03.02.09

The Right to Die at Home

Allowing for home care at the end of a chronic illness is cost-effective and humane—so why doesn’t our health-care system support families who choose it?

The Obama budget is bold about grabbing hold of the tallest beanstalk in the overgrowth of government spending—our soaring health-care costs. But it ignores the hungry giant waiting at the top that devours more than 75 percent of the $2.2 trillion government now spends annually on medical care: the treatment of chronic illness.

That financial drain is invisible and thus unaccounted for in Obama’s otherwise exciting health-care vision.

Who are the chronically ill? It’s your brother with diabetes, your dad with nerve damage from cancer treatment, your mom post-stroke who keeps falling down, or your baby born with profound disabilities. It is estimated that between 90 million and 133 million Americans are living with at least one chronic disease. And those numbers will explode as technologies improve and more of us shoot for living to 100.

Our present health-care system excels at treating acute illnesses in lavishly equipped hospitals with one goal: cure. But chronic illnesses are impervious to cure; people often live with them for years, even decades, being looked after at home by family members with no professional training, no financial support, and rarely any respite.

Forty-four million Americans provide care for an adult who used to be independent, many shocked when they discovered that Medicare does not pay for long-term care.

My own experience in caring for my husband, Clay Felker, taught me the price paid for such care. After beating cancer four times, Clay wanted to spend the long afternoon of his life at home. Treatment had left him with chronic conditions that made it difficult to talk or walk. But his mind was still sharp. He took pleasure in advising his former students, going to plays and concerts and seeing friends—a vibrancy of life we both wanted to maintain in spite of his increasing frailty.

Our health-care system makes it all but impossible to do that without exorbitant cost and effort. Medicare covered Clay’s acute hospitalizations, expensive tests and procedures, and trips to multiple specialists. But what he really needed were the cash benefits to make his life at home possible: nursing visits, a doctor on call, and ongoing physical therapy. Medicare providers will not send a professional to the home to keep such patients out of the hospital because reimbursement is so low.

We both became sick from two years of traumatic trips to the emergency room and abrupt discharges by cost-conscious hospital personnel. On New Year's Day 2007, after waiting in an emergency room for eight hours for a CT scan, I wheeled my husband out of the hospital with the IV needles still in his arms. We vowed it was our last revolving door.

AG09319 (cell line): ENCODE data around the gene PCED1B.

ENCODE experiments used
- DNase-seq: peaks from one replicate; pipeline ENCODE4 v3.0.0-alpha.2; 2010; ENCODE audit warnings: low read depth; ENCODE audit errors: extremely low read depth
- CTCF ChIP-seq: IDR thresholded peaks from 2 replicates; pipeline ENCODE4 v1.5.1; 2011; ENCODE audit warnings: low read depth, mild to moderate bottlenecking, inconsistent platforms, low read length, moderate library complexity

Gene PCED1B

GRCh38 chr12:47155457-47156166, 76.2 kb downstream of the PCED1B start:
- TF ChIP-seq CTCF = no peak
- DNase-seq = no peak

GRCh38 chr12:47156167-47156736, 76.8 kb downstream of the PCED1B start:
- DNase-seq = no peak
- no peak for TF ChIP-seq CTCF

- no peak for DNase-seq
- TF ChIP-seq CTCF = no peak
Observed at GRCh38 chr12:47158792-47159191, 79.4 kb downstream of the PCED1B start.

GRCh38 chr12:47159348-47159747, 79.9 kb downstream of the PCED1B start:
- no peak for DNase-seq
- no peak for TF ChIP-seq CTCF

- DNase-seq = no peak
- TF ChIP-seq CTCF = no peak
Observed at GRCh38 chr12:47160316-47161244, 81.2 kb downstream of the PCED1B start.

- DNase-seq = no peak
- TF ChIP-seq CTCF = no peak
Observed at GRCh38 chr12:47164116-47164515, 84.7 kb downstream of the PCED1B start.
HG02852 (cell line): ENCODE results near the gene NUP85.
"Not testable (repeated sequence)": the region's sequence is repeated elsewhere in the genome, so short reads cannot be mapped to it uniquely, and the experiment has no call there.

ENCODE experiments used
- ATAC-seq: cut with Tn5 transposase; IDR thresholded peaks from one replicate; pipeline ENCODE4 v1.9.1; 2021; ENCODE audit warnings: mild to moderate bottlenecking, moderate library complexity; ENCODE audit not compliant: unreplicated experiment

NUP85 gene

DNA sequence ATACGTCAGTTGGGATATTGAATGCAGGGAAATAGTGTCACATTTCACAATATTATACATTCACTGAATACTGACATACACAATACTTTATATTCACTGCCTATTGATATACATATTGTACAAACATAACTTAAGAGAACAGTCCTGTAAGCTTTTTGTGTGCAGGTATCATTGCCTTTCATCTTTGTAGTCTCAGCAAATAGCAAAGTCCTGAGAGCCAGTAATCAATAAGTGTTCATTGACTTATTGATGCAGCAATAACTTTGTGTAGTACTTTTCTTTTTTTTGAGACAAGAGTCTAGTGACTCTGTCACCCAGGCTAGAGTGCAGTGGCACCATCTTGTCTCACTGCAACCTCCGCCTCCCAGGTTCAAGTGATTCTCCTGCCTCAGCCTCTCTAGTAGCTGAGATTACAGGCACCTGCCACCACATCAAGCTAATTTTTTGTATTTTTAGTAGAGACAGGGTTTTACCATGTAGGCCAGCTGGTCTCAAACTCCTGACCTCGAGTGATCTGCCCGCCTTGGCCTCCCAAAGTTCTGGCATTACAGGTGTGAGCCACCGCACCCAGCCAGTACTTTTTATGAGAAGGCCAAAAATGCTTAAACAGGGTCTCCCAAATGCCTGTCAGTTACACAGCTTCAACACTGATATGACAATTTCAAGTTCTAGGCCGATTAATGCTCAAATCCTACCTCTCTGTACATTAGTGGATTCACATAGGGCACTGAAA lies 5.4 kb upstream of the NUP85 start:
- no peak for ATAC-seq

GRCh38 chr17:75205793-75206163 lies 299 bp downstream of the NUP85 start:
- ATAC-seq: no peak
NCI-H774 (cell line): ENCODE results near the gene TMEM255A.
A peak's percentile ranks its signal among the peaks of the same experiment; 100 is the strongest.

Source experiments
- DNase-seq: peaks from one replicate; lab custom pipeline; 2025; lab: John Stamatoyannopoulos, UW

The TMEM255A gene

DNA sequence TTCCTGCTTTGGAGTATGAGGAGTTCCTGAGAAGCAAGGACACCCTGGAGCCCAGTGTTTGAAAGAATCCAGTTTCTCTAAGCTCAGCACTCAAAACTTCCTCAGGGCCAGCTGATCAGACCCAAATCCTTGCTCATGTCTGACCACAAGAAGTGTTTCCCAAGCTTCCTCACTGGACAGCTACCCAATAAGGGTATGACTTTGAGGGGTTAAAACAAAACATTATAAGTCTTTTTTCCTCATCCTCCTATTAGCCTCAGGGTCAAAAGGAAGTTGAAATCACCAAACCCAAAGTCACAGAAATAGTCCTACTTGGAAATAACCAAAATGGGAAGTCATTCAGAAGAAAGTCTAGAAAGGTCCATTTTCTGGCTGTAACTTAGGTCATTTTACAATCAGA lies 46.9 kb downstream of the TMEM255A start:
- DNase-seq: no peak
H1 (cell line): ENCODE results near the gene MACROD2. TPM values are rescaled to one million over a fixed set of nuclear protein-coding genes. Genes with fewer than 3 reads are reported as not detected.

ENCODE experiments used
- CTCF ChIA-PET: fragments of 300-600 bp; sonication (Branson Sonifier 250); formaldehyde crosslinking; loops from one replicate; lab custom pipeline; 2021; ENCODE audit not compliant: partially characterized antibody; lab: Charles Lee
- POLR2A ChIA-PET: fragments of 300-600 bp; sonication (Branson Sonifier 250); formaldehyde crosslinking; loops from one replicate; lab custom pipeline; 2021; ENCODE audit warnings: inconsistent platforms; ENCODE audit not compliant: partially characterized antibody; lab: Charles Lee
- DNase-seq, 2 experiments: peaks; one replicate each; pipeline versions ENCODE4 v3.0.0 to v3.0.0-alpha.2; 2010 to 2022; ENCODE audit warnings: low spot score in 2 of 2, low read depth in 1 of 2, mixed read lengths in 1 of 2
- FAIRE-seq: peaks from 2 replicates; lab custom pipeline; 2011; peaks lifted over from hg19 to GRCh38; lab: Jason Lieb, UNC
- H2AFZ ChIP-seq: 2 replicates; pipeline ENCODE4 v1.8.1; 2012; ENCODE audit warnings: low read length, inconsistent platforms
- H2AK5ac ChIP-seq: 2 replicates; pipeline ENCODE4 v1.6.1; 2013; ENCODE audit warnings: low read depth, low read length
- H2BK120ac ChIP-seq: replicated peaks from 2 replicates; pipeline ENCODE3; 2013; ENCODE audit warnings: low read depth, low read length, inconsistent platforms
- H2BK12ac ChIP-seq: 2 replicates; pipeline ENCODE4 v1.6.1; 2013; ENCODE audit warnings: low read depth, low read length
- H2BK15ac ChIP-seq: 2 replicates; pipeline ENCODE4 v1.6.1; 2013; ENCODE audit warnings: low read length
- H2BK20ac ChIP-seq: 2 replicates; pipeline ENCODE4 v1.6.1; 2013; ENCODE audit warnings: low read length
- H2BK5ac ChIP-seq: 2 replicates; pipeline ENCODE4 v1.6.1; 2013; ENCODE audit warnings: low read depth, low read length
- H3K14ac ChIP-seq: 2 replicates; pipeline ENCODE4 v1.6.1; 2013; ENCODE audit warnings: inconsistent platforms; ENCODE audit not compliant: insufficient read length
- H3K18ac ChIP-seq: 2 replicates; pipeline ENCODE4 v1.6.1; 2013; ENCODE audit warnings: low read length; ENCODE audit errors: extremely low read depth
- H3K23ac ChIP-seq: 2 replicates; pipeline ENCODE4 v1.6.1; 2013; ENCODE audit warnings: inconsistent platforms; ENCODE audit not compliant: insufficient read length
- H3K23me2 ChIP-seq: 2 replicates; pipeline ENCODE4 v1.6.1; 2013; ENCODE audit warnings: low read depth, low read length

Dr. Sean Morrison, a geriatrician in the pioneering Palliative Care program at Mount Sinai Hospital in New York City, made a house call. He sat at my husband’s bedside, at eye level, and promised to honor Clay’s wishes for this phase of his life.

This is the way most people want to live out their last years, despite chronic limitations—at home, near family and friends, not cycling through teeming emergency rooms or stuck in the sensory deprivation of a hospital bed. They can choose to be medicated, or not. This is palliative care—a return of some control to people during a passage in life that is uncontrollable.

A choice for home care is also a socially responsible choice not to be kept alive with respirators and feeding tubes at staggering expense. Hospitals don’t have much incentive to let people die comfortably at home, not when insurance pays for the heroic efforts at resuscitation that balloon medical costs in the last few months of life.

Properly funded, home care could deliver huge savings to Medicare. But for now it shifts the cost onto people’s personal bank accounts. That financial drain is invisible and thus unaccounted for in Obama’s otherwise exciting health-care vision.

I suspended my work and cared for my husband at home for his last seven months, aided by Dr. Morrison and a privately paid care team, later supplemented by hospice. But most people could never afford this solution. In New York City, the cost of a certified nurse assistant for daily care can run up to $20,000 per month.

More often, untrained family caregivers shoulder the enormous financial and emotional burdens, and can be overwhelmed by them. Eventually, they ignore their own health, give up their jobs, and forfeit their own financial security. Society then loses two for one, and the cycle continues.

“The only way home care works now is through the heroics of family members,” says William A. Dombi, vice president of the National Association for Home Care and Hospice, a trade group.

Middle-class families face stark choices during a grim chapter of their lives. Many chronically ill patients spend down all their savings to become eligible for Medicaid and reluctantly succumb to a nursing home to die. And one dirty little secret is that many affluent families hire clever elder-care attorneys to hide their assets so they can use this social insurance for the poor. Little wonder Medicaid costs are exploding.

The Social Security Caregiver Act of 2007 would assign a wage to family caregivers for each month they provide at least 80 hours of care. But Congress isn’t debating it. Under Obama’s budget proposal, “reimbursement for home health agencies will be less than the cost of delivery of care,” Dombi says. “It will all fall on the family.”

We simply must make it affordable for average American families to do right by their aging loved ones without sacrificing their own future security or health.

Gail Sheehy is an American writer and lecturer, most notable for her books on life and the life cycle. She is also a contributor to the magazine Vanity Fair.